Geodes can occur in both igneous and sedimentary rocks. Bubbles in lava can form cavities in igneous rocks as they cool, while animal burrows, desiccated tree roots or mud deposits in sedimentary rocks may create similar hollows. When mineral-rich water flows through these voids, it can leave behind deposits that eventually form the crystal structure of a geode.
While quartz crystals are common inside geodes, many different types of crystals can form depending on the mineral content of the water that passed through the structure. Agate, amethyst, chalcedony and jasper are frequently found in geodes, as are calcite, dolomite and celestite crystals. Typically, the interior surface of the hollow fills entirely with crystalline growths, creating a closed, rounded structure that eventually breaks free of the surrounding rock and reaches the surface due to seismic activity. The colors inside a geode may be uniform, or there may be multiple colored bands, much like rings on a tree, indicating the passage of different chemical compounds through the structure.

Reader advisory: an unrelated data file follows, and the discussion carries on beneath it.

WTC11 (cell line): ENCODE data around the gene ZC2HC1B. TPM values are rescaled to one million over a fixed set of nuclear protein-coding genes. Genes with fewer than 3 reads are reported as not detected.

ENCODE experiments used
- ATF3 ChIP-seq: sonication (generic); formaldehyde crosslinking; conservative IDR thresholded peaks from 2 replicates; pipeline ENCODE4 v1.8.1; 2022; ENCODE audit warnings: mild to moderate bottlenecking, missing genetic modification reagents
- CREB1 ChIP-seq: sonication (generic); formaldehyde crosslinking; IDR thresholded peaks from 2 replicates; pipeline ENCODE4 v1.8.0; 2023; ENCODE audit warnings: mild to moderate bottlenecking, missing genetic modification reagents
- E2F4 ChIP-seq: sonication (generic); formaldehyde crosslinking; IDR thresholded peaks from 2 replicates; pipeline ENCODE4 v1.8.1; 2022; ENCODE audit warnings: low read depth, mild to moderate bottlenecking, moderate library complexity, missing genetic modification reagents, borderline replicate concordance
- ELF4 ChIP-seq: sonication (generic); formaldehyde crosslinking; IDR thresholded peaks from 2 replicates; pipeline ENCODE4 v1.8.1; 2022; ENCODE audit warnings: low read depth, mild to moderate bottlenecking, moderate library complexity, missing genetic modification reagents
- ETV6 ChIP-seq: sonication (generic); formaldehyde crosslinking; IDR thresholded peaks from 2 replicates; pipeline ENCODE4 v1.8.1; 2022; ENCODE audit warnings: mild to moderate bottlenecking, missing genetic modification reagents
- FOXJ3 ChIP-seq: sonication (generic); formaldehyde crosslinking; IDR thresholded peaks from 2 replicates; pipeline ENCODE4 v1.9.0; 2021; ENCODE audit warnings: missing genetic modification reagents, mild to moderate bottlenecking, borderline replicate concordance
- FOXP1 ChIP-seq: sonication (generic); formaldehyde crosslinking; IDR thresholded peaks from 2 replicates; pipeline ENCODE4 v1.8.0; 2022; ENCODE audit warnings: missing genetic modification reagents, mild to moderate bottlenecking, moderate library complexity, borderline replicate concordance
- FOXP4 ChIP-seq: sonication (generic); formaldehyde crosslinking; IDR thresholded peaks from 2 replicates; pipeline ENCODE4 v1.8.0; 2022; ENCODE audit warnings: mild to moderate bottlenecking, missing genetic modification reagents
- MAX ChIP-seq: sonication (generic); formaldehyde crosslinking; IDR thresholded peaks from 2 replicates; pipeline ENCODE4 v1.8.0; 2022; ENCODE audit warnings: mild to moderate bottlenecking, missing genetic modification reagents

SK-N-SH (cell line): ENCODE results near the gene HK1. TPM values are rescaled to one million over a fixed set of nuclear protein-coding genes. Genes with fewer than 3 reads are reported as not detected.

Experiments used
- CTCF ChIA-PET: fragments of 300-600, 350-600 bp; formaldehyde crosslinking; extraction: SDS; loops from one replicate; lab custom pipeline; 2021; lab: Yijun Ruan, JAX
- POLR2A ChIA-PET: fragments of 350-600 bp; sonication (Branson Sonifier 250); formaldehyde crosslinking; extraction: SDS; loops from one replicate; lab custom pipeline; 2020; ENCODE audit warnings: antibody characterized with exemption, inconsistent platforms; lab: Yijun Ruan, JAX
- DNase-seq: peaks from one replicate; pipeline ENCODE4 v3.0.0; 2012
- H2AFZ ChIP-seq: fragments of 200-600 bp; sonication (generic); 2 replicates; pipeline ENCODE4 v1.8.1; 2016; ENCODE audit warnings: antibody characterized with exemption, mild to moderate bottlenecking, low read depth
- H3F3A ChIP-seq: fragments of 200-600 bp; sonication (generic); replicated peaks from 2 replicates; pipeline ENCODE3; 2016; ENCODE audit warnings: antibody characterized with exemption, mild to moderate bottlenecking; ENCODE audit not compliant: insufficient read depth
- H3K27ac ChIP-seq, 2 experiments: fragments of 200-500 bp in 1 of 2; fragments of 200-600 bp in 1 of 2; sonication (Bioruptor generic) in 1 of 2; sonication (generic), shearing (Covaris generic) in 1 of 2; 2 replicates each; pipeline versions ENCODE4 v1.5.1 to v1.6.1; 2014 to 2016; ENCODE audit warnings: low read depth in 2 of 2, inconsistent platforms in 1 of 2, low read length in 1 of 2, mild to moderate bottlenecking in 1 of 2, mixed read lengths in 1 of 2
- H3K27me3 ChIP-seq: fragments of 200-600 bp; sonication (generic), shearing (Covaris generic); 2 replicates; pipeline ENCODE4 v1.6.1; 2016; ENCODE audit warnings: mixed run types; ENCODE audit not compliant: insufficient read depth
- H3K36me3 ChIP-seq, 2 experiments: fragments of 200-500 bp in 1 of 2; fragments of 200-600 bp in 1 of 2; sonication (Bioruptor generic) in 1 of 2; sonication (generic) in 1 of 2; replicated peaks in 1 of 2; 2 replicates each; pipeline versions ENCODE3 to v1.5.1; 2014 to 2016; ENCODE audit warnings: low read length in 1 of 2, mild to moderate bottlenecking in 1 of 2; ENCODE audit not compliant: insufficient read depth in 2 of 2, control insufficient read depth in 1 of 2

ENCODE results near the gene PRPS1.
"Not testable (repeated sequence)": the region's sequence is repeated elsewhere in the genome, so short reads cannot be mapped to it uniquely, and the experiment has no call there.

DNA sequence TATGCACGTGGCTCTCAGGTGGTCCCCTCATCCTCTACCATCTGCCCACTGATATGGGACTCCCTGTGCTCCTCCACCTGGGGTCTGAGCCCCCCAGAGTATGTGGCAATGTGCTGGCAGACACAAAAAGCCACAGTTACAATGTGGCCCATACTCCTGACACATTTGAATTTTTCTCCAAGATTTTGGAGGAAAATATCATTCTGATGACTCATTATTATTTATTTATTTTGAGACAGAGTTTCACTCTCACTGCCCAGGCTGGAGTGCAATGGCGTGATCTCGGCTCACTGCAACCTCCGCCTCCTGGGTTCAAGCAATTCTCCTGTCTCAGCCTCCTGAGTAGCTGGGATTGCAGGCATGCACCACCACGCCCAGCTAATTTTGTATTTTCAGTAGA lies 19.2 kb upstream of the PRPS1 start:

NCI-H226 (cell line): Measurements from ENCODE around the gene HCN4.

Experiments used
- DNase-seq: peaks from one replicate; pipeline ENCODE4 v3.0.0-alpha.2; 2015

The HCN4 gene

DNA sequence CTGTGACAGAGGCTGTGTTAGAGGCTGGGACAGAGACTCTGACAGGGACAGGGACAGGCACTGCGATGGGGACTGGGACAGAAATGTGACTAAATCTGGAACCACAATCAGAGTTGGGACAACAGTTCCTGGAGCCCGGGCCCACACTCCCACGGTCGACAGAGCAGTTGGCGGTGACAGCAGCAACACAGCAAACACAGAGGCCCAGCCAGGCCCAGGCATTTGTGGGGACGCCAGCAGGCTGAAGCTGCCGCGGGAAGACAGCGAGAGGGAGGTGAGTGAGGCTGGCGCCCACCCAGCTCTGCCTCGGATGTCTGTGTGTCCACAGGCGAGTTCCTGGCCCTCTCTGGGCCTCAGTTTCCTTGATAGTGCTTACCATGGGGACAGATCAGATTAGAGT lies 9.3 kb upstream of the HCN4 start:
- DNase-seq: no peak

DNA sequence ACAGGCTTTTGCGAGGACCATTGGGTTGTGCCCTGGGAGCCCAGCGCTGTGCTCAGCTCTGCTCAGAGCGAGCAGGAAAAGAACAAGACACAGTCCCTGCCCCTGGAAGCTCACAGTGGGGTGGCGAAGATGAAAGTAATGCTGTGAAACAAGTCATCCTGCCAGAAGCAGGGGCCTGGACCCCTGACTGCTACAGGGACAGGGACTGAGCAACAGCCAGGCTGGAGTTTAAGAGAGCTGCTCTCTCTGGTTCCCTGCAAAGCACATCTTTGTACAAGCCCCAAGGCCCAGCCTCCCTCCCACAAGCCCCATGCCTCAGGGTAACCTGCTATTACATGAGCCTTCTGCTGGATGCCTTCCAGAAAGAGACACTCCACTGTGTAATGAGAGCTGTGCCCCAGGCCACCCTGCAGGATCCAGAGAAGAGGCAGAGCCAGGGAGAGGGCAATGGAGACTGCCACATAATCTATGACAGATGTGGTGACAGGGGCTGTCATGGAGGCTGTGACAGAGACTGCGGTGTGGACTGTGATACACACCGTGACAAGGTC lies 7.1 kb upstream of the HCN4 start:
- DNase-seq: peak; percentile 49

Geodes can vary greatly in size. Small geodes that can fit in the hand are common decorative items, but even large voids may fill with quartz and other crystals to form enormous geodes. As of 2016, the largest known geode is the Crystal Cave in Ohio, a celestite cavern measuring 35 feet across at its widest point.